Performance Testing of Boilers

Heat balance and performance testing are final steps of boiler implementation. The final act of performance testing is followed by taking over of the plant by the owner and final finan­cial settlements. The warranty period of the boiler commences thereafter. Therefore, it is very important that the testing procedures are conducted impartially to avoid expensive legal battles. American Society of Mechanical Engineers (ASME) performance test code (PTC) 4 is very widely followed. BS 2885 and DIN 1942 are the equivalent British and German codes.

Performance testing is best done on a new boiler before the natural wear and tear sets in. But this is usually not possible for various reasons. At the time of sale it is usual to decide the time limit before which the testing is to be carried out and the way it is to be performed. In small and medium plants it is possible to vent the steam for the duration of testing and complete the formality of testing.

Is it necessary to conduct the performance test? If it is not mandatory as per contrac­tual terms, the test is often waived. This is because the preparatory work for testing is demanding in terms of manpower and other resources. Besides, it is necessary that the plant be handed over to the supplier to allow for tuning of the boiler for about a week. This leads to a certain loss of boiler availability, which the plant may not be able to afford. Also, the plant operators can easily determine whether a boiler is meeting performance standards. A boiler test is usually required only when there is a fear of reduced or mar­ginal performance.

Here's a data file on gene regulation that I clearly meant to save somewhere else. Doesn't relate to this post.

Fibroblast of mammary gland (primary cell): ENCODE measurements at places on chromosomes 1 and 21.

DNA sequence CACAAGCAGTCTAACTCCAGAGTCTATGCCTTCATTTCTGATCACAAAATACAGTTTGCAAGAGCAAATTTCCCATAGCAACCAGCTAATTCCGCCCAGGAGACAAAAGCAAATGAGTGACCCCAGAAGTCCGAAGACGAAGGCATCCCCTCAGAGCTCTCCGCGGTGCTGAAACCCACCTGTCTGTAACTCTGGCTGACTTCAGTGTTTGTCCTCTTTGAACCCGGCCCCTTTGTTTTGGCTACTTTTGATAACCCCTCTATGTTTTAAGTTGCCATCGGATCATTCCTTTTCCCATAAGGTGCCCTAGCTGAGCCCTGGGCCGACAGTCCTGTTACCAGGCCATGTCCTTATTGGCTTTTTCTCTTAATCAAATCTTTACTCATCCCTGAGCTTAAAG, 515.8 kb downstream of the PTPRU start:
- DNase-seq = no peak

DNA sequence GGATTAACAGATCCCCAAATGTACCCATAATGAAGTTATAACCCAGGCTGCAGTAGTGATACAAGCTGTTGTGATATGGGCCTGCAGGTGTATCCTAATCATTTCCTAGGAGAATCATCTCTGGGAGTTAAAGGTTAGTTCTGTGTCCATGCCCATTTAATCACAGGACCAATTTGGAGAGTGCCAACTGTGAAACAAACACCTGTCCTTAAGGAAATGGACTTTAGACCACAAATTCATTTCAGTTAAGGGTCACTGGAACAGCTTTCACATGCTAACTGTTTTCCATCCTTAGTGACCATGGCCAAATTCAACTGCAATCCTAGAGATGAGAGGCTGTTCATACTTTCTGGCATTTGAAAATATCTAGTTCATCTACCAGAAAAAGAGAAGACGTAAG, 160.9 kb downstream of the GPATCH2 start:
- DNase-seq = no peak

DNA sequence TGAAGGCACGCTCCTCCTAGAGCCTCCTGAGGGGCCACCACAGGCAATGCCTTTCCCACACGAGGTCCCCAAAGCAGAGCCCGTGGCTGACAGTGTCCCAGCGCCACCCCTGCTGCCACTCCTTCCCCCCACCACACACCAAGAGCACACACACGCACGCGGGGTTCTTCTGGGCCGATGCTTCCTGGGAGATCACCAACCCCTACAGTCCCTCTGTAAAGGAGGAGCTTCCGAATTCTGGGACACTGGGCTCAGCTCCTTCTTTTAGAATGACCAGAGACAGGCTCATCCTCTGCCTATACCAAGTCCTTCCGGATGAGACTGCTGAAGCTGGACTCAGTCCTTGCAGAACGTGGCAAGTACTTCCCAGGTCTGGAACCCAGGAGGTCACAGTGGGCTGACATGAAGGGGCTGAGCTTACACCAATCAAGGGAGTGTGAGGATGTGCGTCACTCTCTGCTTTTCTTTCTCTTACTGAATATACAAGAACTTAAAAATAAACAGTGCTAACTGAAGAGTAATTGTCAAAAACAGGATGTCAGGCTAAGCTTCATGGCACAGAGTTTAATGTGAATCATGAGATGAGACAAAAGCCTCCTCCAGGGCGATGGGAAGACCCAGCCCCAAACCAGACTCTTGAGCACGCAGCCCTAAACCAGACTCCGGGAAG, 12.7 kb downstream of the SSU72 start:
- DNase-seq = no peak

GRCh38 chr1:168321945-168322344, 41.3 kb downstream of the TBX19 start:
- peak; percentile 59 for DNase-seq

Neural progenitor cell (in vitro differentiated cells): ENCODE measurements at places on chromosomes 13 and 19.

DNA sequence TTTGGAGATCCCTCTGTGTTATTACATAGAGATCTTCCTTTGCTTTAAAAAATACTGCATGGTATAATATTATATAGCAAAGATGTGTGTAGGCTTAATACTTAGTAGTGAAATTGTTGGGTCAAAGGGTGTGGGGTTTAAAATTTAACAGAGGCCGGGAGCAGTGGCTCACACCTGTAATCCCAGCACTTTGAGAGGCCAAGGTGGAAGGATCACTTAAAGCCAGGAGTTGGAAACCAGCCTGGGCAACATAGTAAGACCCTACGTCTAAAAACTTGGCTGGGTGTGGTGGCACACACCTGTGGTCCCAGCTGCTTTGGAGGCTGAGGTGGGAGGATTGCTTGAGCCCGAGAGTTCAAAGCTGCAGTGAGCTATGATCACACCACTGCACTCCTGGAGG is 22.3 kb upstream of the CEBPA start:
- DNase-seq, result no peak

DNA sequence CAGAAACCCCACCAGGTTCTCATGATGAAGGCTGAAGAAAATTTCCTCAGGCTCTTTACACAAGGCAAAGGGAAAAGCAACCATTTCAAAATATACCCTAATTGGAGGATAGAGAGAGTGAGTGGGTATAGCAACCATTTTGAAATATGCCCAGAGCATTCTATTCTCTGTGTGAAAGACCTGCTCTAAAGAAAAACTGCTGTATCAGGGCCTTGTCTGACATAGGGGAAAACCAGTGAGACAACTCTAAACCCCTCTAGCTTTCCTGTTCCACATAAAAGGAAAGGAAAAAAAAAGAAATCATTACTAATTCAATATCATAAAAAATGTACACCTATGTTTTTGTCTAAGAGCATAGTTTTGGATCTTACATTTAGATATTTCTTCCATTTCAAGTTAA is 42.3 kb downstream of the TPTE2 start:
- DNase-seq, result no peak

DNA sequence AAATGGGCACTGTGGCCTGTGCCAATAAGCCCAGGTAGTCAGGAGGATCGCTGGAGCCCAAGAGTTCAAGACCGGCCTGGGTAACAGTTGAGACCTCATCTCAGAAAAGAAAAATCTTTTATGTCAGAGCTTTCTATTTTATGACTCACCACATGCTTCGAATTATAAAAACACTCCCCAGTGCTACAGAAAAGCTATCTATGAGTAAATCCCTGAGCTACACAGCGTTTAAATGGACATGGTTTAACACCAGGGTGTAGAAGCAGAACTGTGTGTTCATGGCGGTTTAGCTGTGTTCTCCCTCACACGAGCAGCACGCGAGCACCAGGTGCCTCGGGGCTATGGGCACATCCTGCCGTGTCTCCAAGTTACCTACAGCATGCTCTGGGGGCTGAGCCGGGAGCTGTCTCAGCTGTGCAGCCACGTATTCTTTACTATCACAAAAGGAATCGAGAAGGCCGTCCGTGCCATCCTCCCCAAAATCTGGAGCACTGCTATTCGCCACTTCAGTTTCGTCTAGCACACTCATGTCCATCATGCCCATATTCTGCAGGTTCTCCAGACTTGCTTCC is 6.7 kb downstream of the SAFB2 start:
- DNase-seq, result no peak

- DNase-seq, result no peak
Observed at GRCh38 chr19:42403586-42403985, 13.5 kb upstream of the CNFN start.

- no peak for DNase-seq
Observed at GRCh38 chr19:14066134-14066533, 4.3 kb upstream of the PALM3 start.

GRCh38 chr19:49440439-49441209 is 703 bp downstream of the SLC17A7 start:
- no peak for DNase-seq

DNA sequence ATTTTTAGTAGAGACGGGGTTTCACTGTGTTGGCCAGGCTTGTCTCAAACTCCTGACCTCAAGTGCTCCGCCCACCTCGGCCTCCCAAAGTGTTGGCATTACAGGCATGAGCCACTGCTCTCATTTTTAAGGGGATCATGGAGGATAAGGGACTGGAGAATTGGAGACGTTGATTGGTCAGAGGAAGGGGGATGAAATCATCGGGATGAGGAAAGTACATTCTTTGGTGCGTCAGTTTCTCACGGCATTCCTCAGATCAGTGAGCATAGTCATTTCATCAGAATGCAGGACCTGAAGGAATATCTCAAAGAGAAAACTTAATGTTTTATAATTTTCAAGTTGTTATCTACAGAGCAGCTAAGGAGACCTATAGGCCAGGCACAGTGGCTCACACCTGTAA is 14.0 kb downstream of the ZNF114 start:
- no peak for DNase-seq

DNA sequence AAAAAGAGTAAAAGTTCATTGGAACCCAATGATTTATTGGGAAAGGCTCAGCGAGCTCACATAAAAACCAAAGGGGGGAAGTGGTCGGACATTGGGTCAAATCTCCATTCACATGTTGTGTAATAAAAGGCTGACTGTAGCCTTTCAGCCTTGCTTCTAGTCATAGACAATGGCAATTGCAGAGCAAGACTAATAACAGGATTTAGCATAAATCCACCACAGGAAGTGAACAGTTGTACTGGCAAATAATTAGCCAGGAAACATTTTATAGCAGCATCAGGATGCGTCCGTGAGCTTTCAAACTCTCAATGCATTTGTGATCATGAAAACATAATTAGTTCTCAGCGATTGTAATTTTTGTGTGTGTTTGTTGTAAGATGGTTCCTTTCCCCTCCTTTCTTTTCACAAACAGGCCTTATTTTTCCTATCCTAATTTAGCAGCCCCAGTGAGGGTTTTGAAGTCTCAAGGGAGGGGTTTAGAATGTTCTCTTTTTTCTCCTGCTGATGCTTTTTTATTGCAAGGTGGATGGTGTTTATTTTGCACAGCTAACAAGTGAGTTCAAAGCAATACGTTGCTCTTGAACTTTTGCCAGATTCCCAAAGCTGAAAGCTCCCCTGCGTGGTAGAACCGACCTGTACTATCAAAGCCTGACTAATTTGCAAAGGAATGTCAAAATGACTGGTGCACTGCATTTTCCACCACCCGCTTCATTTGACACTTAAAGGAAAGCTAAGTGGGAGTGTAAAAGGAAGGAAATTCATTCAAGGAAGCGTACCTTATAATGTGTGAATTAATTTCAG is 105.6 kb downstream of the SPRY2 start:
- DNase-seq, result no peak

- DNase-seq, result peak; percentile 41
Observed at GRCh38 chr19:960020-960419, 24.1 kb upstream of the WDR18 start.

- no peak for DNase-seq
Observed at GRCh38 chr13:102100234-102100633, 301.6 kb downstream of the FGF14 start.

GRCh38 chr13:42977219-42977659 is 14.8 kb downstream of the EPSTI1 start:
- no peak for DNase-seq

Gross efficiency = net output % (1.8)

Total input

It is a direct measurement of efficiency if steam output can be measured. Rewriting the formula by substituting output = input — loss, we arrive at

Gross efficiency = 100 — heat loss % (1.9)

Fuel input

The loss is measured instead of the output. Boiler efficiency as derived this way is the gross efficiency. When the heat equivalent of auxiliaries is subtracted from the output, the efficiency calculated is the net efficiency. The input comprises the fuel input plus the heat

Credits to the system if any, such as the air temperature rise in the fans. Thus,

Gross efficiency = 100 —————— heat losses——————— % (^

Fuel heat input + heat credits

Performance evaluation serves two purposes:

1. A routine measurement in a running plant to assess whether course correction is needed

2. Acceptance of a new or refurbished boiler to check whether the promised perfor­mance has been delivered

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